When I finished the scatterbrained rough draft of “The Shepherd and the Courtesan,” I was so relived I didn’t care about the miserable task ahead. That rough draft was a mess, which had taken many months to put to words to paper (or computer screen). But all that mattered to me was that this was the first new thing I had finished after years of writer’s block.
By the miserable task ahead, I mean the second draft. This process of 2nd draft is excruciating. At the same time, it’s also kind of exhilarating. The story – or triad of stories - is actually starting to find it’s shape, and I can see the novel’s potential. That’s it nut just jumbled chaos of words and scene and sloppiness.
I’ve always thought of writing a novel as putting a body together. The rough draft is only the skeleton of the piece, the bones that make the structure. The 2nd draft involves placing the organs – the brain, the heart, the lungs, the intestines and everything else in between, all those things that are needed to make a body function.
The 3rd draft is the skin, hair, teeth, and nails, in other words, refining the structure, plot consistency, character growth, and story arc. The 4th draft is the polish of language, reaching for the gold ring of lyrical beauty, harmonious rhythm of the written words singing in the brain, also know as the facial features of this particular body of work. What color and shape are the eyes and mouth? High cheekbones or jowly jaws? Is the body fat, thin, muscular, average? Is this body beautiful, endearing, homely, or sexy ugly?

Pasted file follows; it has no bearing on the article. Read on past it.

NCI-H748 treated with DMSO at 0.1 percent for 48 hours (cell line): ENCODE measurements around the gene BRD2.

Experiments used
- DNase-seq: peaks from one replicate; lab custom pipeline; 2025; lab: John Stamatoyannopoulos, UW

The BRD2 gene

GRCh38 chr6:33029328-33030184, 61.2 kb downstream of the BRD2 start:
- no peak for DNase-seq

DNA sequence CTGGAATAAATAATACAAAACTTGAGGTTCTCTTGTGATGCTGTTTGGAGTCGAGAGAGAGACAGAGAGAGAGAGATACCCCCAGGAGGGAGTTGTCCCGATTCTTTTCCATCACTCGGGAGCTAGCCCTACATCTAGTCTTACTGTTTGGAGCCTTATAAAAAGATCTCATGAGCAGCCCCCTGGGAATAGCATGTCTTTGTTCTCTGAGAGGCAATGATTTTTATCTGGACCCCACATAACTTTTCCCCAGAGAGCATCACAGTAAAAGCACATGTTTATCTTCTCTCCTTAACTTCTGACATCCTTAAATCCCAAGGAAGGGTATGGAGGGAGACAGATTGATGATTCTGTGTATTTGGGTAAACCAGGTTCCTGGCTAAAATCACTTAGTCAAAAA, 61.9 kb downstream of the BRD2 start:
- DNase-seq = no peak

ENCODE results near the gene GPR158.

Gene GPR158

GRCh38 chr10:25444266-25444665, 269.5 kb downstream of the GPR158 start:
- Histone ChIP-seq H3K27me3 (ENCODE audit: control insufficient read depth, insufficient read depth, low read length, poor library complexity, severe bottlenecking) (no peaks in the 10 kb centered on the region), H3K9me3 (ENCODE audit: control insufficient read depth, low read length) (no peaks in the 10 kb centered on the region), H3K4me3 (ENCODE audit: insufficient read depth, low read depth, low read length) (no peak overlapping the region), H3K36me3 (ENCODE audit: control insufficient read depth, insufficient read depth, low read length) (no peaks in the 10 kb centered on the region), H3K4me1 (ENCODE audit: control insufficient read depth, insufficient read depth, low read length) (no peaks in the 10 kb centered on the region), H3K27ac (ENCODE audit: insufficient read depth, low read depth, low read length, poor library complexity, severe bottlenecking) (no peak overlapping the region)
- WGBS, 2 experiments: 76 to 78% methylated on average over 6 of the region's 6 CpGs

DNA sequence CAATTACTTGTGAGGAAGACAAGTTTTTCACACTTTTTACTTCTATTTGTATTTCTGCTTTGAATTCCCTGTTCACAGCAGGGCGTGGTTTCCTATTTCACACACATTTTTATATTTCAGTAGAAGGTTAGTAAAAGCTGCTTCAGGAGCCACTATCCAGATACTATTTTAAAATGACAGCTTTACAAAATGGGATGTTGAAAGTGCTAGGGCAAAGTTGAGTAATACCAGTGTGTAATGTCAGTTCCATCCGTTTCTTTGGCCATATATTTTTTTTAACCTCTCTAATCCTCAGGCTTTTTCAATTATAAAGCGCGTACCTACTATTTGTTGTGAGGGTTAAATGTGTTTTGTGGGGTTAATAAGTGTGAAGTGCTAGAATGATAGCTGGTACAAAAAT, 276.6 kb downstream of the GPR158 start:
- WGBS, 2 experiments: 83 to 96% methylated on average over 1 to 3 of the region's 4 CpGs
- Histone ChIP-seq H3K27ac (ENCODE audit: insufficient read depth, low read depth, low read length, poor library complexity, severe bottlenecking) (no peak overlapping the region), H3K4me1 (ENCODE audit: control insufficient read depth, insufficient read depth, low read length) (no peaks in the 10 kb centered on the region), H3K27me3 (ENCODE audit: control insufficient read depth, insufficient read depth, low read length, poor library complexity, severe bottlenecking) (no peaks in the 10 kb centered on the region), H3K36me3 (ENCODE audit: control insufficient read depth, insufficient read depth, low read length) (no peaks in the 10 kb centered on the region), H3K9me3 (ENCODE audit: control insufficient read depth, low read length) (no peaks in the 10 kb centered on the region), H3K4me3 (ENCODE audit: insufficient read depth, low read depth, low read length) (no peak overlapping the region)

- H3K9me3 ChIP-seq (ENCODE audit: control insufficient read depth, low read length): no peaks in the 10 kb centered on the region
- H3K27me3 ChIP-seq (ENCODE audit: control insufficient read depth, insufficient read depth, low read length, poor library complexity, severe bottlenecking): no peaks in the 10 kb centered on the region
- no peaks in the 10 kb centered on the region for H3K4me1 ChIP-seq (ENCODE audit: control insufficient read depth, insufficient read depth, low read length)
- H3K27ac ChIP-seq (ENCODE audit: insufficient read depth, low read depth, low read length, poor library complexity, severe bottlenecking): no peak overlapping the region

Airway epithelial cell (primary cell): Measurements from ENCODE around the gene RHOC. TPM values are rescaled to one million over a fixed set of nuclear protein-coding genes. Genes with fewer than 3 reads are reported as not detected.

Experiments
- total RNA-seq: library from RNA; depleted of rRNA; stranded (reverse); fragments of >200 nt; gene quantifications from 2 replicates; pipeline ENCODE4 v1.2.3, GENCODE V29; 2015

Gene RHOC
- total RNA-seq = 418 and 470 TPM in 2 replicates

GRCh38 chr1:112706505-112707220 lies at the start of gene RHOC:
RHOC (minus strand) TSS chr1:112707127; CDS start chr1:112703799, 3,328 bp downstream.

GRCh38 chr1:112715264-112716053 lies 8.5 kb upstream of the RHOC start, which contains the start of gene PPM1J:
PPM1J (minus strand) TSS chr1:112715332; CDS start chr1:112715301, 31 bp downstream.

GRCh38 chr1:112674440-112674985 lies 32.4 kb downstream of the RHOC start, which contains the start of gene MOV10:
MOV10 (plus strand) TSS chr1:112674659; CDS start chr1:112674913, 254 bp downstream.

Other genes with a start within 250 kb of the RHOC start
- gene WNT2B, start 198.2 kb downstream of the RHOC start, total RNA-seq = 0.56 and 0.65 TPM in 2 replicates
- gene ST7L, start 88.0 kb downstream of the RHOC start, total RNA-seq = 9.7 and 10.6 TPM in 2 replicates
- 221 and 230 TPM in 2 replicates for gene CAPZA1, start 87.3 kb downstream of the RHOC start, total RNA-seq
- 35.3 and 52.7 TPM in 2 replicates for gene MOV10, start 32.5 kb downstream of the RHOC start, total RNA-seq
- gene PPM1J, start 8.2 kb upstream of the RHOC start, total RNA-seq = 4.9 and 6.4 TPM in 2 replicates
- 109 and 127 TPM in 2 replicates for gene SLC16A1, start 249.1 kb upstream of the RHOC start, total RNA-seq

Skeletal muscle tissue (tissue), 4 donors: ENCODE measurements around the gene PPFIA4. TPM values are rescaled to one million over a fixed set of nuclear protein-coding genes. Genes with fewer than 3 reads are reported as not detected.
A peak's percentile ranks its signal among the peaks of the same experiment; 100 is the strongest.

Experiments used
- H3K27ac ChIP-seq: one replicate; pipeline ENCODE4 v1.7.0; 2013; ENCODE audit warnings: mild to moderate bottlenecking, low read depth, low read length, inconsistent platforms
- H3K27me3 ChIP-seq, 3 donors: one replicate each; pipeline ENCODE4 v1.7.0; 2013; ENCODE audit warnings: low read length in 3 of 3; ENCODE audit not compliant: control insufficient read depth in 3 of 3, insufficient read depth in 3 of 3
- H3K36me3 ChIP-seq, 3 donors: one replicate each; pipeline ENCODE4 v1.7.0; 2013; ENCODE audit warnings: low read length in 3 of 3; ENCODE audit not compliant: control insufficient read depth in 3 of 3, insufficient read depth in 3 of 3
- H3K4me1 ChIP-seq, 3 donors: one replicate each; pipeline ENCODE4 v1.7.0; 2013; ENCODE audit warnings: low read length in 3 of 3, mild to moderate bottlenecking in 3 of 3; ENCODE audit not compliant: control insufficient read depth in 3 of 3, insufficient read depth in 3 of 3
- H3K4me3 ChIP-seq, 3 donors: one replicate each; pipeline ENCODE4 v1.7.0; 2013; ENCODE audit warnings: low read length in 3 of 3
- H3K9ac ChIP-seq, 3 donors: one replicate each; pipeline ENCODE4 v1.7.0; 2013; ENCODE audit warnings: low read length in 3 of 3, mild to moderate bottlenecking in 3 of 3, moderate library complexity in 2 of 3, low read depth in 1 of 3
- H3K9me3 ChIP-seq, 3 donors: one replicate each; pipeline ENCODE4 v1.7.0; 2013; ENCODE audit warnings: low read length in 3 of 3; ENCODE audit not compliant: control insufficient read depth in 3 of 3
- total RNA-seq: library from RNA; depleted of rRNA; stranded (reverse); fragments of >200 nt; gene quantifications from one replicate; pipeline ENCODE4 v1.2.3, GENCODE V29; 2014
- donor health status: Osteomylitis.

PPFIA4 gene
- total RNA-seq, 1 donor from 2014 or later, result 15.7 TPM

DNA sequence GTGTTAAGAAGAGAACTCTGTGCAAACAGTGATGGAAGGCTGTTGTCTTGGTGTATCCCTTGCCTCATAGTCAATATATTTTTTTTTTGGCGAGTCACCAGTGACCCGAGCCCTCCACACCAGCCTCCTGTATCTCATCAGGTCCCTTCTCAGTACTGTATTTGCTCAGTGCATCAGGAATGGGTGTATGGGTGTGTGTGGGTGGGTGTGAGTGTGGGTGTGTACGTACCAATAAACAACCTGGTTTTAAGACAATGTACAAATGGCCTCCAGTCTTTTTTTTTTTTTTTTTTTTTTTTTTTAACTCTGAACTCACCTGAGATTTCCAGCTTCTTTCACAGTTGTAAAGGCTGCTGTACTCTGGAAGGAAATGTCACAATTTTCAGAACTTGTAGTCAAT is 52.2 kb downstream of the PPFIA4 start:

Breaking the process of writing a novel down to building a body makes this doable for me. When I’m discouraged and convinced I’m a hack, I remind myself that I’m only building a skeleton. It’s not time for the features of lovely prose yet, so go ahead and let the writing suck. When I want to pull my hair out during the 2nd draft, I push ahead, knowing that when I comb through it the next day rewriting the spleen before reworking the pancreas, that the spleen may not seem so awful with a break and renewed TLC. But once I cross the finish line of a completed 2nd draft, I’m pretty home free.
Because writing gets fun at the 3rd draft and is giddy during the 4th. The 3rd and 4th draft make suffering through the 2nd draft worth it.
So what are some of your tips for slogging through the draft that sends you into orbit? Here is a more detailed blog with practical how-to steps to navigate 2nd draft if you’d like to take a look-see. Personally, I don’t use Scrivener.